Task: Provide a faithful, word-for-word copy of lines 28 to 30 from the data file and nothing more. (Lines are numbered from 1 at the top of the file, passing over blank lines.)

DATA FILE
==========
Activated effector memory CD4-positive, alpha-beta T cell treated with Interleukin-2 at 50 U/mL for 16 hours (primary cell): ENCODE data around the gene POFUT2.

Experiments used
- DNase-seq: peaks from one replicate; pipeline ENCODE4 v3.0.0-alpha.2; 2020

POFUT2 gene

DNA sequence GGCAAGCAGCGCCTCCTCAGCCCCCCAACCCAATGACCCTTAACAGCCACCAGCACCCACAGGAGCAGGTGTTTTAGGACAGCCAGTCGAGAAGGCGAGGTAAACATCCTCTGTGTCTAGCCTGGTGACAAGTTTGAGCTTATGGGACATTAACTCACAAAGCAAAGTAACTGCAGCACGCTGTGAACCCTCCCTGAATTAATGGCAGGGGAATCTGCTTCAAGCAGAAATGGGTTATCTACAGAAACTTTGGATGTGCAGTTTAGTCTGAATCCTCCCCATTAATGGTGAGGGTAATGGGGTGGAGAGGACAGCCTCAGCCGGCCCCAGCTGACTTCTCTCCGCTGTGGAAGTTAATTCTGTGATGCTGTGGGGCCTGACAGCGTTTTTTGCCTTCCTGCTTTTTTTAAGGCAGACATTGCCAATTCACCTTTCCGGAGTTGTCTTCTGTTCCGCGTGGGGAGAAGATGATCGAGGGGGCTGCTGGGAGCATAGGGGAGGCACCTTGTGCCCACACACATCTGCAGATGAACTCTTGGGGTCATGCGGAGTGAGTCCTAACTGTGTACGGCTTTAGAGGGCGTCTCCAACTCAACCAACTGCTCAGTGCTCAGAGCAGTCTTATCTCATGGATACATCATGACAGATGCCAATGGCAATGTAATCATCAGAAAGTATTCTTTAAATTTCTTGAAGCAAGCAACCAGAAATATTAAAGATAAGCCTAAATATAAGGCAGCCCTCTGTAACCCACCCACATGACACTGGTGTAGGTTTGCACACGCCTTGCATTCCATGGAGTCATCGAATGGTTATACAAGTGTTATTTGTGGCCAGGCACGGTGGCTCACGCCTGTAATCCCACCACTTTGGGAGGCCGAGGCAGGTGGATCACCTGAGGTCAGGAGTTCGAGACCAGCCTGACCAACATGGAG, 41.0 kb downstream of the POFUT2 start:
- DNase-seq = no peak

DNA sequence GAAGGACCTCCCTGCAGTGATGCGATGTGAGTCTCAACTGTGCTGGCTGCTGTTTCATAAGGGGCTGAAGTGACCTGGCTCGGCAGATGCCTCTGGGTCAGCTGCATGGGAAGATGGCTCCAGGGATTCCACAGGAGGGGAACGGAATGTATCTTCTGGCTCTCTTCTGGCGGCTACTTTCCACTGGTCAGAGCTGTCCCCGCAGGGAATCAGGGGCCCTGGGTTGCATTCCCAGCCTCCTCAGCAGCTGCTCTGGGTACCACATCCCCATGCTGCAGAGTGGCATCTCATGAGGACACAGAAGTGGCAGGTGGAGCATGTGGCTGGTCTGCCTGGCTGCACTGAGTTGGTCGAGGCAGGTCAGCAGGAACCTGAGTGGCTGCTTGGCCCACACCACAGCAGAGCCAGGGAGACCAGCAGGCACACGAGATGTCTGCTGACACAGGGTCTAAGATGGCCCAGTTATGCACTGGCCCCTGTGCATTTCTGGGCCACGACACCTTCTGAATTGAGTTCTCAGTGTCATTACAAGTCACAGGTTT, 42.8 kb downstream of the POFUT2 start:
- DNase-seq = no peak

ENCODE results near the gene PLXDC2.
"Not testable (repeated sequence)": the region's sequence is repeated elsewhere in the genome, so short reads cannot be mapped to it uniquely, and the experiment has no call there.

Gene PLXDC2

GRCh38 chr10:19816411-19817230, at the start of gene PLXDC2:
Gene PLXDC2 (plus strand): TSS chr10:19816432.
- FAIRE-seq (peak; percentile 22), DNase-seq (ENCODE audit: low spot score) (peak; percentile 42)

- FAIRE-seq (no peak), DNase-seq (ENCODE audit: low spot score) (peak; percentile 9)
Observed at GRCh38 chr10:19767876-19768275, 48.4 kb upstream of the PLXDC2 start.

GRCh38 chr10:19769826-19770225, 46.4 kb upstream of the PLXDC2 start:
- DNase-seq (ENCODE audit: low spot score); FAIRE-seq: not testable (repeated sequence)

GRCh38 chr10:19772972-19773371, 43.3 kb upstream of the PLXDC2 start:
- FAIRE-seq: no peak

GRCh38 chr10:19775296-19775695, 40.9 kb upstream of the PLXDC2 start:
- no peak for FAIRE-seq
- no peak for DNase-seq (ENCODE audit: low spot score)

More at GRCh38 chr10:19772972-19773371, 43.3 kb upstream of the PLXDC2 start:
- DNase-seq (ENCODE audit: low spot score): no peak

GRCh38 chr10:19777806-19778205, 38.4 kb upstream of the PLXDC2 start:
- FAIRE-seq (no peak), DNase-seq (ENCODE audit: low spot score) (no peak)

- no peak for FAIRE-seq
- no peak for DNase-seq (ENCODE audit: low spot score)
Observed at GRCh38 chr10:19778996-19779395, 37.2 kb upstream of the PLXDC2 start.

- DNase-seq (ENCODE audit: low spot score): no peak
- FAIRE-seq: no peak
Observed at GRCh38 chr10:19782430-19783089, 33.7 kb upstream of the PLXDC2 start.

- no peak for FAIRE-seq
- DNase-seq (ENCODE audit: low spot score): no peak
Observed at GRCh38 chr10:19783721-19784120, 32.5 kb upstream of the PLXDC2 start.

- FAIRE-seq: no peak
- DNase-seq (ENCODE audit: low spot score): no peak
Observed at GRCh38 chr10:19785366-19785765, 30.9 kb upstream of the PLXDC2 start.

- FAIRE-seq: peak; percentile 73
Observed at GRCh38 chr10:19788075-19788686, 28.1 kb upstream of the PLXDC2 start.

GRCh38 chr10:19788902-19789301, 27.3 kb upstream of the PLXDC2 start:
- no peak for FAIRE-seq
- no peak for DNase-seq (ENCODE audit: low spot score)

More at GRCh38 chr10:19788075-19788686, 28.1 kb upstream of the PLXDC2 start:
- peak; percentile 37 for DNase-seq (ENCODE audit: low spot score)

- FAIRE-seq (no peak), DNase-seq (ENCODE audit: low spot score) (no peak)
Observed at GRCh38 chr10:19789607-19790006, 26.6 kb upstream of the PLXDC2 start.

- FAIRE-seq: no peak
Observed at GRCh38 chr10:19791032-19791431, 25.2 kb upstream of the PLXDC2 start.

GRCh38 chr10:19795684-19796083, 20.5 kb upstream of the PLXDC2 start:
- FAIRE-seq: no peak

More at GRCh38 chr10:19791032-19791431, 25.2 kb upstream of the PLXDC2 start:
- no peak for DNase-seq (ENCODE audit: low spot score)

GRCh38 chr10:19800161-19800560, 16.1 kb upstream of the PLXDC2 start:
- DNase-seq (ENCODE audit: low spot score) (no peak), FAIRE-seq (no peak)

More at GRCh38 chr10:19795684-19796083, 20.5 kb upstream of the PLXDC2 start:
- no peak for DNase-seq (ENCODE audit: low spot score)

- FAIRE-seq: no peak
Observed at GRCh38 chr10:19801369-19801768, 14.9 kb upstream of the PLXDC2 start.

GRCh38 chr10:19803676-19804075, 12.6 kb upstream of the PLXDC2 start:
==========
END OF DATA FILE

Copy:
- no peak for FAIRE-seq
- no peak for DNase-seq (ENCODE audit: low spot score)
Observed at GRCh38 chr10:19778996-19779395, 37.2 kb upstream of the PLXDC2 start.